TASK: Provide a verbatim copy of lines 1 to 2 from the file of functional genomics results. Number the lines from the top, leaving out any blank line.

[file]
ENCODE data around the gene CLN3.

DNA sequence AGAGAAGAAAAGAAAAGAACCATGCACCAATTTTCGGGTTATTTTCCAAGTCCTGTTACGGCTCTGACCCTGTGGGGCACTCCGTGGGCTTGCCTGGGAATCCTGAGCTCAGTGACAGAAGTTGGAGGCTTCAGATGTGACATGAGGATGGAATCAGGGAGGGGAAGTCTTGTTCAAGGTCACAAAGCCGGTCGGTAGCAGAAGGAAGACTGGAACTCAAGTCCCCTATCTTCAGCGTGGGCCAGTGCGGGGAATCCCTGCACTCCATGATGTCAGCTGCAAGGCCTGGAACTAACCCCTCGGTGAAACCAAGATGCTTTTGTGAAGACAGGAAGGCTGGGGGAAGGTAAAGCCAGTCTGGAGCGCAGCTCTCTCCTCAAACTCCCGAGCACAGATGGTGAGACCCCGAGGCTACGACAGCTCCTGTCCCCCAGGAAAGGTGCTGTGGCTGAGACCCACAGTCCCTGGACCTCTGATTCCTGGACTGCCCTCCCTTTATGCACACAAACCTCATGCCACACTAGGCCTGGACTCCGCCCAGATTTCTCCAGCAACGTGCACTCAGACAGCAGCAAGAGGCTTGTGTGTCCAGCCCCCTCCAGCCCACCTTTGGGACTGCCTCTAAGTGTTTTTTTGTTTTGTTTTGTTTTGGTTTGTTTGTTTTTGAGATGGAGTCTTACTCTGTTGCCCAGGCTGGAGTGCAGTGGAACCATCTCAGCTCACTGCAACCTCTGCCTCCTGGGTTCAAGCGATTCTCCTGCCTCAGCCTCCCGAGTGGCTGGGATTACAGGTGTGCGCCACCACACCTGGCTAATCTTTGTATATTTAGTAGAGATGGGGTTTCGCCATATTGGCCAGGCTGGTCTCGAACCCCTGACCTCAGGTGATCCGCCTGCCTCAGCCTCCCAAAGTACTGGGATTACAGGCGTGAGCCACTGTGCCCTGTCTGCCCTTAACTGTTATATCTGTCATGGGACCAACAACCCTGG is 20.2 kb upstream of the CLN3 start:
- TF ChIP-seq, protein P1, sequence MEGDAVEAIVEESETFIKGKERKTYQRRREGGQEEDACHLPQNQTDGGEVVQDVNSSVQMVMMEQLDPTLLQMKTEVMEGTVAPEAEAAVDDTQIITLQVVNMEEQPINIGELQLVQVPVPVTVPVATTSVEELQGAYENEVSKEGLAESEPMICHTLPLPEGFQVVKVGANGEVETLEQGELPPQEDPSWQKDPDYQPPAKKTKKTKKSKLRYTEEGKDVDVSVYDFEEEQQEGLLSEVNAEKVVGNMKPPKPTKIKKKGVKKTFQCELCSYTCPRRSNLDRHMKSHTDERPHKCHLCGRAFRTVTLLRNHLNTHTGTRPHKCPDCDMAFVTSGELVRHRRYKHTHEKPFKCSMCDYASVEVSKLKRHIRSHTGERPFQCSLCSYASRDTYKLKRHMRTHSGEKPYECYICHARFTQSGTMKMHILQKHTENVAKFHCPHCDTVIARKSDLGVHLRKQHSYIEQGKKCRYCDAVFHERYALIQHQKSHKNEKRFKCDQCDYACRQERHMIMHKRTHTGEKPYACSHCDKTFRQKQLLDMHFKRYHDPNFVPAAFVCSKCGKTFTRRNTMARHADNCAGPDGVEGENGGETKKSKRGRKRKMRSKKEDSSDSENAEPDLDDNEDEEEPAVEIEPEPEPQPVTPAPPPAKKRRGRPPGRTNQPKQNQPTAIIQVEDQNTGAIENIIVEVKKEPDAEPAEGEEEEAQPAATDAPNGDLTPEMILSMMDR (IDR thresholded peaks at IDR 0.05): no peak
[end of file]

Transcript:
ENCODE data around the gene CLN3.

DNA sequence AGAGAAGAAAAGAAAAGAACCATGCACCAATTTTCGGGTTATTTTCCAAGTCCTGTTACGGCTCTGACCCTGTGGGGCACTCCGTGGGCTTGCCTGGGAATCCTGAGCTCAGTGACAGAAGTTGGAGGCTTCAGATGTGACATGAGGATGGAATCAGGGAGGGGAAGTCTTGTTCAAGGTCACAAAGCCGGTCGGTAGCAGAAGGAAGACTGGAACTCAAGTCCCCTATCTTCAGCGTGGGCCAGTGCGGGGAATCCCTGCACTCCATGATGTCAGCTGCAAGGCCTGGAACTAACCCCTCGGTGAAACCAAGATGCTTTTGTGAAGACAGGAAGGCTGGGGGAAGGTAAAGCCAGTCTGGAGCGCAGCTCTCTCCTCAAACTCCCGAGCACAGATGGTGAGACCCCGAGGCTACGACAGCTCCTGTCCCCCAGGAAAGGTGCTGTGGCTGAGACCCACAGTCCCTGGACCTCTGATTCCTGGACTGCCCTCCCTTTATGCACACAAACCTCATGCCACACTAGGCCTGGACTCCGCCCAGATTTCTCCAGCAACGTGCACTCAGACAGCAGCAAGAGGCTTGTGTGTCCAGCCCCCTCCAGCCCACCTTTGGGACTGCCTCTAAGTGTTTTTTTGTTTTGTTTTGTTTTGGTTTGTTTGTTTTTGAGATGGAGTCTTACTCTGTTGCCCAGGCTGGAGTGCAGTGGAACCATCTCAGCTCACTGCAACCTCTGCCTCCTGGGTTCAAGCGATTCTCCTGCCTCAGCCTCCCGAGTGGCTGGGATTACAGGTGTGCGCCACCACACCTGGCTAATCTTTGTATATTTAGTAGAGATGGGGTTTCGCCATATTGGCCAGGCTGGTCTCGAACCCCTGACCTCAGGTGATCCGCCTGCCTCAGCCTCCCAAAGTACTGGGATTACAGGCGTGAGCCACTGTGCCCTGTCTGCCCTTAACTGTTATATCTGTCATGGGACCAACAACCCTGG is 20.2 kb upstream of the CLN3 start: